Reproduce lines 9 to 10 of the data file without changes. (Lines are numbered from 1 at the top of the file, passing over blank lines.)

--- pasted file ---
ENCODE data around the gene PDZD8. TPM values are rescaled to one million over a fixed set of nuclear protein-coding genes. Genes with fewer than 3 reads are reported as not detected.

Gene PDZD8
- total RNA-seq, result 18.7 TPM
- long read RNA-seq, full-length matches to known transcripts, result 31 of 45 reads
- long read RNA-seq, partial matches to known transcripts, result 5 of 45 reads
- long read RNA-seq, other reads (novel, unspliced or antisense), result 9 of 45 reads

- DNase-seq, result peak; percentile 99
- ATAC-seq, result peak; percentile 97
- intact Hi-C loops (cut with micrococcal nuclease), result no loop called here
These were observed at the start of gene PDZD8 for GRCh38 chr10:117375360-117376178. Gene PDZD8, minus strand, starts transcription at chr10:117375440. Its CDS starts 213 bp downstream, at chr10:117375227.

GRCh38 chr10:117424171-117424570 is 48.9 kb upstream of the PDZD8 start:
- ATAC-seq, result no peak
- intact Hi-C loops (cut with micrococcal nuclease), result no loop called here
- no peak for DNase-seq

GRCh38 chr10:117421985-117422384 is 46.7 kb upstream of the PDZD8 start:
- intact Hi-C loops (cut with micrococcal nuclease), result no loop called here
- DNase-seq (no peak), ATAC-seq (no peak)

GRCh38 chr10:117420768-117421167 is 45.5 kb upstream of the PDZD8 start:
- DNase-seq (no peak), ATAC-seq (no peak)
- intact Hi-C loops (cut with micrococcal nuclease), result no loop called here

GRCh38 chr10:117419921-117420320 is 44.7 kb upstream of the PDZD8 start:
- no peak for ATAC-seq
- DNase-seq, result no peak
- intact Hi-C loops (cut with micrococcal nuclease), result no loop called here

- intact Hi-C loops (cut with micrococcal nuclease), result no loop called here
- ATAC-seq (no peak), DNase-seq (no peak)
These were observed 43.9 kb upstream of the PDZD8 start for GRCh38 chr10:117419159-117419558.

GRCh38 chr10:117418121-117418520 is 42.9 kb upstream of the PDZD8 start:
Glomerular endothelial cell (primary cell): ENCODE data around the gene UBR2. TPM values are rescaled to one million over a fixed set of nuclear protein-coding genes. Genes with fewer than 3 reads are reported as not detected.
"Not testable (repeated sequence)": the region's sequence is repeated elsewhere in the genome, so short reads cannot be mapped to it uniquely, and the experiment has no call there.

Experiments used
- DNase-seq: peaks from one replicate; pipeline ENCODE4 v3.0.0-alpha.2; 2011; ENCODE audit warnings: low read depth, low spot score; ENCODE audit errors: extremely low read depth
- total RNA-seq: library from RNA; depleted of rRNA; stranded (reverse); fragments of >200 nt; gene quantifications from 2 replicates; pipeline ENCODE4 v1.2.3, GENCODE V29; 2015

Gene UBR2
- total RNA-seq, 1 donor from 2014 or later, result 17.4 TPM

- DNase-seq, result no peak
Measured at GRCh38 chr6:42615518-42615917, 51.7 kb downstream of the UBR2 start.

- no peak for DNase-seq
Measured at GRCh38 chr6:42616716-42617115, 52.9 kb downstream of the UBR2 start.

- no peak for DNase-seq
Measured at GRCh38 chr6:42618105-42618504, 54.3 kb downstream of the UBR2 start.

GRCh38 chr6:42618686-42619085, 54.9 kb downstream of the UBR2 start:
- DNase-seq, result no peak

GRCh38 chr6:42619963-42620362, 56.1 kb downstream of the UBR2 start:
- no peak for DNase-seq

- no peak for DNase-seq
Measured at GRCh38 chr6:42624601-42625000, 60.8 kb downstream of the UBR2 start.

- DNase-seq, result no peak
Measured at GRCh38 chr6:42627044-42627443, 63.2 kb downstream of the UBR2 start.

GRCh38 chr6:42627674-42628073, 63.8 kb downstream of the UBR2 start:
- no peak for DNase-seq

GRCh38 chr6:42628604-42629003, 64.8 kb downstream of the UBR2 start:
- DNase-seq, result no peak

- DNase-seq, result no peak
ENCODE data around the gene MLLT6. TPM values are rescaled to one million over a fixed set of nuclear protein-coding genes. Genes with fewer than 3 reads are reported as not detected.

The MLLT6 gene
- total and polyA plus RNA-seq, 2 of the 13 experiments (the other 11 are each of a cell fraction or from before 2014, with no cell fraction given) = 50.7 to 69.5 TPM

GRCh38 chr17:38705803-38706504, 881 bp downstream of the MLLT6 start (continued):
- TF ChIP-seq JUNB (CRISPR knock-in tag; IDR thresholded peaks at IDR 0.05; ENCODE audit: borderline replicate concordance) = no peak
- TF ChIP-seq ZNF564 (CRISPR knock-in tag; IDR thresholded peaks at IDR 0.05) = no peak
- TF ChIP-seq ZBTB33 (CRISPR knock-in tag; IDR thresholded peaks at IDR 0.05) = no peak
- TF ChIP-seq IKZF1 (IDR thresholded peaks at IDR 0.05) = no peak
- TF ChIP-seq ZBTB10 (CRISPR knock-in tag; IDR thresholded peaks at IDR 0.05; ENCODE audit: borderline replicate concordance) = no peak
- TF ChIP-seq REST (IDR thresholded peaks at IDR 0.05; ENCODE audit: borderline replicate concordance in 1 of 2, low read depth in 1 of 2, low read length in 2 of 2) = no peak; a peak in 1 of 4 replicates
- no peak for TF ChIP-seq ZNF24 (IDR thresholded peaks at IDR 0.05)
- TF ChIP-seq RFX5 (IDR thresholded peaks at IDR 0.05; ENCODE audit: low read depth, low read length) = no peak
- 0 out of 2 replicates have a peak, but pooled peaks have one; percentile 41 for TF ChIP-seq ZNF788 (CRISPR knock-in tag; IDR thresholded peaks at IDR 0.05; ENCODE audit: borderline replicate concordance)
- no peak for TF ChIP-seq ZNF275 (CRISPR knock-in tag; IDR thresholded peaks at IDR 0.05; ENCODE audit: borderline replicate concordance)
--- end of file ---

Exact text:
- intact Hi-C loops (cut with micrococcal nuclease), result no loop called here
These were observed at the start of gene PDZD8 for GRCh38 chr10:117375360-117376178. Gene PDZD8, minus strand, starts transcription at chr10:117375440. Its CDS starts 213 bp downstream, at chr10:117375227.